‘As you run a larger company, it’s harder to say we’re all equal’: Omnicom’s Jonathan Nelson on maintaining an egalitarian management style

Jonathan Nelson is the CEO at Omnicom Digital, a global marketing and communications holding company that employs about 84,000 people around the world. Nelson is a true veteran of digital. He founded Organic in 1983 and has seen some serious highs and serious lows in the business of advertising — including having his staff quit after delivering on their first big assignment. What happened after, and more, on this episode of Starting Out.

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I graduated college in 1989. A couple of my friends had started a club called The Knitting Factory. I called them up and said, “Hey, I’m graduating I don’t know what to do. Can I come and sleep on your floor and do whatever it takes and experience this thing?” At that time, The Knitting Factory was maybe a year old. It was small, 20 feet wide and 75 feet long. It was the storefront on Houston street. I slept upstairs in the backstage room. I’d have to clear out for the band to use the backstage and then I painted the walls, sanded the floors. I learned to be a sound person, ran the studio, ran the show, and learned how to run music venues.

I had an extremely brief career as a D.J. I was mixing live sound experience with early electronic music. Then I founded Organic in 1993 with the idea that we would build websites. That seemed like a more lucrative, reasonable thing to do. We hadn’t figured out advertising because there was literally no advertising. The vision was to get paid. It took a while. We had a small record label and a small book publisher; those were our first clients. We got paid $2,500 to do those websites. My former sister-in-law worked at an ad agency and she said, “Come on in and show my ad agency your stuff.”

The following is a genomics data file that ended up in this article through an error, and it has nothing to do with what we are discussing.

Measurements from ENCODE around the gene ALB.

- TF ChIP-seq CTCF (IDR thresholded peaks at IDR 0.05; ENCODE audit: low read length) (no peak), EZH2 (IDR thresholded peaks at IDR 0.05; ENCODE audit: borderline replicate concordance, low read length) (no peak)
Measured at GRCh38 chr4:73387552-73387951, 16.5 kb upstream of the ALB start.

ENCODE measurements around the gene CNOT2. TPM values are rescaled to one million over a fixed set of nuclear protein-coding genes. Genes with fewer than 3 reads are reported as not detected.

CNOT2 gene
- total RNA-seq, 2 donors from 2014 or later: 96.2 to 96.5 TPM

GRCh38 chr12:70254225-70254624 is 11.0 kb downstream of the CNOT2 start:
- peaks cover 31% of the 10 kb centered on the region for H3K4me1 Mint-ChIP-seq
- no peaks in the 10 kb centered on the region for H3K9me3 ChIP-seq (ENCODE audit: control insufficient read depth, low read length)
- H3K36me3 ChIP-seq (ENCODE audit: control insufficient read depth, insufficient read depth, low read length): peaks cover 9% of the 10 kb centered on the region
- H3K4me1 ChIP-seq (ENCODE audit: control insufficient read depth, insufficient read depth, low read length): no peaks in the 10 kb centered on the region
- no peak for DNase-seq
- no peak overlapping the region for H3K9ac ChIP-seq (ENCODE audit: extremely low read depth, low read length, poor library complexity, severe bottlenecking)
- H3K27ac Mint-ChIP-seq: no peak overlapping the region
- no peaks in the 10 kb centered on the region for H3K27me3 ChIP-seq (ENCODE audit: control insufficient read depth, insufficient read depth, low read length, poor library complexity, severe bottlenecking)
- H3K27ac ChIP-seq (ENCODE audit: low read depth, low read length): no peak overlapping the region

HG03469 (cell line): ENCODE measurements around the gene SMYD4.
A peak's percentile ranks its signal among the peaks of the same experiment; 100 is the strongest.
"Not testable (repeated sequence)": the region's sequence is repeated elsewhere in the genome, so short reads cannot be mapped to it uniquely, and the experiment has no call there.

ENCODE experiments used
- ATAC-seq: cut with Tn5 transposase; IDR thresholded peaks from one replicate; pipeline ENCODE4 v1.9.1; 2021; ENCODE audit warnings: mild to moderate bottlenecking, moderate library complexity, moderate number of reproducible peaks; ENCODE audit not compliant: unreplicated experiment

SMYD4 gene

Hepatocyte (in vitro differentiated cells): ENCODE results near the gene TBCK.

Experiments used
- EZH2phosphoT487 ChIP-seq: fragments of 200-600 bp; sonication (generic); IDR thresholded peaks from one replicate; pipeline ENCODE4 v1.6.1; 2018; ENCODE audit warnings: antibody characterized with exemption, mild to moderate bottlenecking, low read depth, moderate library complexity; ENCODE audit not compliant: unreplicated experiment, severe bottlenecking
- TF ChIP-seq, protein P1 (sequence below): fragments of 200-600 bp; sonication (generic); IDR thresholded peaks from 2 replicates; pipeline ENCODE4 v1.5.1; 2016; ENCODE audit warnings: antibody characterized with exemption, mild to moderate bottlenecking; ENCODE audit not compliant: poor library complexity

Keep in in mind that this is in a spare bedroom at the time, set up on two card tables. We’re pitching to these huge clients and pretending we’re a real company. That resulted in our first big batch of clients — Volvo, Club Med, MCI. Hotwired was starting out and they got us more [clients], like AT&T. We ended up doing six of the first websites and banners for Hotwired. So we fell into advertising backwards.

I’ll never forget Oct. 2, 1994, the day that Hotwired launched with the first banner. Then the phone started to ring. Oct. 3, my staff of two quit. We’d been sitting at these card tables coding all night for weeks to get this stuff ready. We were exhausted and we didn’t have any money and they said, “Look there’s easier ways to live than do this.”

Around 1995, things took off. We went from bankruptcy to growing like crazy, and ultimately we went public.

My initial inclination was to keep as flat of a hierarchy as possible. I spent a huge amount of time saying, “Hey, I’ll sit in the middle of the floor, have the same desk, I’m just like you.” But I kinda got voted off the island. They said, “Look Jonathan, we’re sick of listening to your phone calls. You need to be in an office. It’s too much information. Go in that room, close that door. We’re doing a lot of work and we need to focus.”

There are a lot of things you learn about management. People want direction, vision and something they can buy into. As you run a larger company, it’s harder to say we’re all equal. The vision comes equally from everybody. Being decisive and fair is an important key to management. In the back of my head there is an egalitarian part of it, which is there’s really not that much of a difference between everybody.

In 1999, it was going full blast. We were growing offices, hiring people, growing quickly. In 2000, I remember thinking it’s going to be a crazy year. My first son was born in April, I’d taken Organic public in February, the market crashed in April. The market came out from under us. It was a very trying time because leading up to that, people are celebrating what you’re doing. You’re on the cover of magazines, everyone wants to talk to you. Suddenly, within weeks, they’re saying, “How could you be so stupid? You’re spending too much money.” Fortunately, we sold Organic, and it all worked out, but it was pretty touch and go for a year or two there.

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